CG Today : What kind of education did it take to get you where you are today?
Larry : I can't pride myself with much academic achievements to be honest. I finished the high school with a "Foreign Languages" diploma and after that I got lost in jobs and the work of building myself as a freelancer. So I'm what people call "self-taught". That doesn't mean I didn't had to study and that talent was enough. Passion helped a lot and I got to study with the greatest artists of the world, past and present; who inspired and instructed me through their work.
CG Today : What prompted you to move into a career in animation? How did you go about pursuing it?
Larry : Simply put I wanted to see my work move. I was naive and ignorant enough to believe it was a simple process but that was straightened for me soon enough. After that, I kept animation more as a hobby and focused on designing characters for animation which was a simpler approach to my goal. I got to see my work move without doing all the hard stuff myself.
CG Today : Name a few of the projects you've worked on in the past.
Larry : As far as animation projects go I worked on animations like "A Hard life", "Misfortune" and "Desperately". My first gaming commission came with the game "Getica", a Romanian project. I've worked for a short while on a card game, "Warcards" and collaborated for a couple of years with a German gaming company, "Evilgrin", on their upcoming game, "Canipes". These being the bigger projects, I also worked for smaller game projects as pen and paper games and web games, like "Proteus", at www.base113.com. Other than that I worked on book cover and advertising illustrations for the fantasy writer Jayel Gybson, the sci-fi writer Chandra Amaravadi and many others.
CG Today : The most memorable or the most loved projects you worked before, and what's special about it?
Larry : I loved working for the "Canipes" project. I worked on and off with "Evilgrin" for more than two years and I admired their dedication and I was in love with the world they were trying to create. That and the fact they gave me free reign to create with little restrain. I did restrained myself 'thou thinking of the resources that had to sustain my creations. I also enjoyed working illustrations and book covers for Jayel Gybson. She's a great writer and a beautiful person. Aside my paying commission jobs, the most joy came for me from charity projects. I worked on a fantasy image for a toy that was to be donated to an orphanage and, more recently, I worked on a series of characters that were used to raise money for the US gulf disaster.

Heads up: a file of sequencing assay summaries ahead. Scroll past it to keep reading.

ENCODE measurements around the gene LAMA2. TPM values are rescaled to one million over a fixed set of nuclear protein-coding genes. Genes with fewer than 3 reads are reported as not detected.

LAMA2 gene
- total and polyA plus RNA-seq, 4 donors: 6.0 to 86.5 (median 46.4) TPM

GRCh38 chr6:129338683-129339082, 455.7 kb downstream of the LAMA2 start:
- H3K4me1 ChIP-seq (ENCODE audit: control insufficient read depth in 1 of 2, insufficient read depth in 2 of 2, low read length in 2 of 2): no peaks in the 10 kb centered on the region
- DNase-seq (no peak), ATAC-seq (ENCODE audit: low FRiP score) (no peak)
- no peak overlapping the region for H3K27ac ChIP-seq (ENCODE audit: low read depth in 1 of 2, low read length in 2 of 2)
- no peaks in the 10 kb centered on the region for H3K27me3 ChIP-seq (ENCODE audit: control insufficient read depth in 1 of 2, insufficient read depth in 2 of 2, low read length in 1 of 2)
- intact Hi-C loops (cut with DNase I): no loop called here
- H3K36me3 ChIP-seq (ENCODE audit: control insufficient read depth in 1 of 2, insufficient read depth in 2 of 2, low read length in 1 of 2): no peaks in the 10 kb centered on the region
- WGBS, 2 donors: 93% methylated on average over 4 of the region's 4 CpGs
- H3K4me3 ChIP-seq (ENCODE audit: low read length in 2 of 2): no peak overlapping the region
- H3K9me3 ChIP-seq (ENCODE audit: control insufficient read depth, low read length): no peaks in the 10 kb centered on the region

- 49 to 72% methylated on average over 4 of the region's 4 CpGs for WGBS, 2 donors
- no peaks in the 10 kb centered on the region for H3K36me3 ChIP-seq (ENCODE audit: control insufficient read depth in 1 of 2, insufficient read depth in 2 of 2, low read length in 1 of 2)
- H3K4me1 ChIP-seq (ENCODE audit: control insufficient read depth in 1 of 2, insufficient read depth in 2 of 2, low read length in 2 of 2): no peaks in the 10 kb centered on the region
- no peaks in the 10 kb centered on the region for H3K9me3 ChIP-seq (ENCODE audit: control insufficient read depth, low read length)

CG Today : Before you start designing the characters or environments is there any particular design process you apply to the project?
Larry : I try to get as much information as I can about the personality or the environment of the character/creature. This usually gives me an insight about its evolution and guides me towards a certain approach. If it's a grim character this can be expressed either through its posture or expression. Maybe a character is always home sick and always carries with him a box with a bit of dirt from his home town. Maybe a monster likes to keep trophies of his victims and adorn him self with them. There is always a background to everything and this background can reflect on the character or creature making him more original and real.
CG Today : The toughest job is to produce others imagination, how you handle this? And particularly working online with clients?
Larry : It was never too hard for me. I have good imagination skills, which usually gets activated by words or events so that a description of a character constructs the character in my mind. That is enough for a first sketch; after that I work with the client on improving that sketch to the finite product.